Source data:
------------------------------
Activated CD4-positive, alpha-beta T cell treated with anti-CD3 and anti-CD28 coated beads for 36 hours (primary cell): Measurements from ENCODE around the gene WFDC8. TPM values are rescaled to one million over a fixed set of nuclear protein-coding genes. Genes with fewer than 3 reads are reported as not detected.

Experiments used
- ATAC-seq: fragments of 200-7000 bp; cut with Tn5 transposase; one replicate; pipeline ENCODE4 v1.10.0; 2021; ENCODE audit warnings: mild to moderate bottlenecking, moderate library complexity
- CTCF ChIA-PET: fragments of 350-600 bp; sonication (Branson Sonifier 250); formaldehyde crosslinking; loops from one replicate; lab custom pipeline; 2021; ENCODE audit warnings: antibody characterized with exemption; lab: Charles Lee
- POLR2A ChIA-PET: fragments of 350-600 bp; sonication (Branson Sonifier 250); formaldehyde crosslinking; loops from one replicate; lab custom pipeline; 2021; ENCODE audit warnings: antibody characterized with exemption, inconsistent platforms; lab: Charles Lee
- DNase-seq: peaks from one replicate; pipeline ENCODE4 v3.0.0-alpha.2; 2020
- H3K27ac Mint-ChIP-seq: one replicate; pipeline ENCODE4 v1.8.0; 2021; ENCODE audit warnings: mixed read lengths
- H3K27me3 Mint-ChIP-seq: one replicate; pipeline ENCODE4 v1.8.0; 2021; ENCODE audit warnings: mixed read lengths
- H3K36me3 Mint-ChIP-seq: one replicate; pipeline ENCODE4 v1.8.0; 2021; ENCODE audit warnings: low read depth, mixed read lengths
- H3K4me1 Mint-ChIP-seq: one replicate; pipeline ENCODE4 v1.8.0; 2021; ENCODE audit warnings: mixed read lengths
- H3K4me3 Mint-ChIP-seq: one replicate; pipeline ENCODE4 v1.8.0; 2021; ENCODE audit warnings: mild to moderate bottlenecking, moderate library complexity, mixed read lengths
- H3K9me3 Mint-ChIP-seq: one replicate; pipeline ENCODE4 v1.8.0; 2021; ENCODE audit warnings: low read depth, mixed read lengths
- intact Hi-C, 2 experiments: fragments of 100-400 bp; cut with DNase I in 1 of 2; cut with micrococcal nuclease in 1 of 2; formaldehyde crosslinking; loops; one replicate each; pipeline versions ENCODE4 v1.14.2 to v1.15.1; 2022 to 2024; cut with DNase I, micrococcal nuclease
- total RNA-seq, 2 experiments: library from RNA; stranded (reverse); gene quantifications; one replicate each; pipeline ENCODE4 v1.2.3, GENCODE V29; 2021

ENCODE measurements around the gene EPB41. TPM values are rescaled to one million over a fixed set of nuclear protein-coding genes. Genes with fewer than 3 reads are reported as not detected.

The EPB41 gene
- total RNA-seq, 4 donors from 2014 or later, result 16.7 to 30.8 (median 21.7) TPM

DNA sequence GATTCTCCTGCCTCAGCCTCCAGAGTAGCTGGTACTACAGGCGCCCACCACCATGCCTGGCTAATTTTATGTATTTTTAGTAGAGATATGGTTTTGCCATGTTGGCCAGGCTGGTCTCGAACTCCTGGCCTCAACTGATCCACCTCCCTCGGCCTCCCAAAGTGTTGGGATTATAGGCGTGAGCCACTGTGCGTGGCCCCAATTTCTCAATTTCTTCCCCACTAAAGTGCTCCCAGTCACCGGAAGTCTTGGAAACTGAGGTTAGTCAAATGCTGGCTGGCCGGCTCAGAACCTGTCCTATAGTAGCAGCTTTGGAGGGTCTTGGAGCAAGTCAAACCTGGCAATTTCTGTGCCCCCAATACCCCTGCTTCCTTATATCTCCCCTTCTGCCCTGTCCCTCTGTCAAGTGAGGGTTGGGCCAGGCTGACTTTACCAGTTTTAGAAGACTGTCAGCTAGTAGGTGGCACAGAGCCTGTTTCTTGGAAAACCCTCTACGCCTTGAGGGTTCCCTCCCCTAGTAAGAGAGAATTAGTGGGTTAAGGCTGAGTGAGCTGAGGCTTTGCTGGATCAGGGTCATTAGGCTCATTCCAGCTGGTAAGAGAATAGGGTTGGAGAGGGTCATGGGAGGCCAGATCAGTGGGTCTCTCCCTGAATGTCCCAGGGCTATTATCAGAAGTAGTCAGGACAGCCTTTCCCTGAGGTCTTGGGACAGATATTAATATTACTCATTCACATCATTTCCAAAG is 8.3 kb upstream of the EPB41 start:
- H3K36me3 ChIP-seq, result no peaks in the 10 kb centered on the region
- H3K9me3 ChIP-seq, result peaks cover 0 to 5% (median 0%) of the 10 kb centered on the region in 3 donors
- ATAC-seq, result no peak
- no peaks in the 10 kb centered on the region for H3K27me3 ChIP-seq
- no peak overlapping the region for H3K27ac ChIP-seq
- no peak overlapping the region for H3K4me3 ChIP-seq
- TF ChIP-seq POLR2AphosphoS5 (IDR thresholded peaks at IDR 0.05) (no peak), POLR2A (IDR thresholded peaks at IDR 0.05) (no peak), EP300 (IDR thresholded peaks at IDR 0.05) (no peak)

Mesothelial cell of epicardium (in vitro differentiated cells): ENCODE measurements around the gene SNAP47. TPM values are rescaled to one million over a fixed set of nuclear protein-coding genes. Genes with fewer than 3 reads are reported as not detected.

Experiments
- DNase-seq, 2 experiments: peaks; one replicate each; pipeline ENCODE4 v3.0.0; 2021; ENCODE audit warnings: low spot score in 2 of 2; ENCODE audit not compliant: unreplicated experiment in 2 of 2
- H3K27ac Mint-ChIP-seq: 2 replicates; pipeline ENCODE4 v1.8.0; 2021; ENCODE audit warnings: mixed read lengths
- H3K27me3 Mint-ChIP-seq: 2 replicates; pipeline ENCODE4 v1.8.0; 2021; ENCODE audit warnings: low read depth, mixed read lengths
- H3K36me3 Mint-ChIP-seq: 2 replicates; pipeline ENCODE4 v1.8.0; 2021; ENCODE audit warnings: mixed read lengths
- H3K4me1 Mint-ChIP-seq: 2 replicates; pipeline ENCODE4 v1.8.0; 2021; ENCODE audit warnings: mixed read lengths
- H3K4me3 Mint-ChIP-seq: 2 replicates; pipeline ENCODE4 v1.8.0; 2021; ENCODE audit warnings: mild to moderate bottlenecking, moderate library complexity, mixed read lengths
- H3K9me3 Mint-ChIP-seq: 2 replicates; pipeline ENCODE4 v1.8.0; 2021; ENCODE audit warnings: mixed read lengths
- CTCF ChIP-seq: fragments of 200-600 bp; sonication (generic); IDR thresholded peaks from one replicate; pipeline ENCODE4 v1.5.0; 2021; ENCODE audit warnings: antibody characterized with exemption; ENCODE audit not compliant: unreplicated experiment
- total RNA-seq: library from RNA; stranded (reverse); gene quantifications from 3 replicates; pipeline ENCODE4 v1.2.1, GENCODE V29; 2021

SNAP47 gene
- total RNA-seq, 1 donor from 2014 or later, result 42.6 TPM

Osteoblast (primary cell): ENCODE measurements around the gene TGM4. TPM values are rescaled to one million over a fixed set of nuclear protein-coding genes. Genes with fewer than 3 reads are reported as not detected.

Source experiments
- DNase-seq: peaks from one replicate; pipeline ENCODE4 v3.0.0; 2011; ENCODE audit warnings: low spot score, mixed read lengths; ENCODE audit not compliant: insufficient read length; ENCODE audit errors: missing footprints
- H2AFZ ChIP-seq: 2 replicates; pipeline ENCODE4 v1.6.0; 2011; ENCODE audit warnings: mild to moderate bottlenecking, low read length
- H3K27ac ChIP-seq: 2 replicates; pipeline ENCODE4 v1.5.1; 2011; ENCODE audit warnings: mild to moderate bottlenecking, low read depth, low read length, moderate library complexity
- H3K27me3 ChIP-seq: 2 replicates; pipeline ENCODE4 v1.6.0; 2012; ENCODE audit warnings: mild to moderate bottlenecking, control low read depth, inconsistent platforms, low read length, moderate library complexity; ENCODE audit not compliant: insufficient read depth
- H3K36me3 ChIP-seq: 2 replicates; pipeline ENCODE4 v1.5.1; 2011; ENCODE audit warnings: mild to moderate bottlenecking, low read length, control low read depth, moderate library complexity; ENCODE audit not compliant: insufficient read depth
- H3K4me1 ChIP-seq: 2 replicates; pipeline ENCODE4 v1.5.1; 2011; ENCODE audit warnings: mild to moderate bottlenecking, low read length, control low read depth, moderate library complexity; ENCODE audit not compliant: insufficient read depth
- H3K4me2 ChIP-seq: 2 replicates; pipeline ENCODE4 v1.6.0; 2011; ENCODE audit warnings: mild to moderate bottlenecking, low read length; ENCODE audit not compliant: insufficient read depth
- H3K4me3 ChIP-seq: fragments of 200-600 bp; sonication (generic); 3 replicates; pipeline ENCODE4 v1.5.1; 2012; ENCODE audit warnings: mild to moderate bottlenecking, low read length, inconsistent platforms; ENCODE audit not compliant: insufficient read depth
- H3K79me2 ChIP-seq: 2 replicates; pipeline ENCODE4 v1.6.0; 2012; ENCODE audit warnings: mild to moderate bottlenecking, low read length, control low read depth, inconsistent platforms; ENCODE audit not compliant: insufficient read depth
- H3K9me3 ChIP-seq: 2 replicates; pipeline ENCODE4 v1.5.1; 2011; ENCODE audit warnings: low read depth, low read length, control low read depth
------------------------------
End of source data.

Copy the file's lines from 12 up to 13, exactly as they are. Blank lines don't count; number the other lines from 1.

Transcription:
- H3K9me3 Mint-ChIP-seq: one replicate; pipeline ENCODE4 v1.8.0; 2021; ENCODE audit warnings: low read depth, mixed read lengths
- intact Hi-C, 2 experiments: fragments of 100-400 bp; cut with DNase I in 1 of 2; cut with micrococcal nuclease in 1 of 2; formaldehyde crosslinking; loops; one replicate each; pipeline versions ENCODE4 v1.14.2 to v1.15.1; 2022 to 2024; cut with DNase I, micrococcal nuclease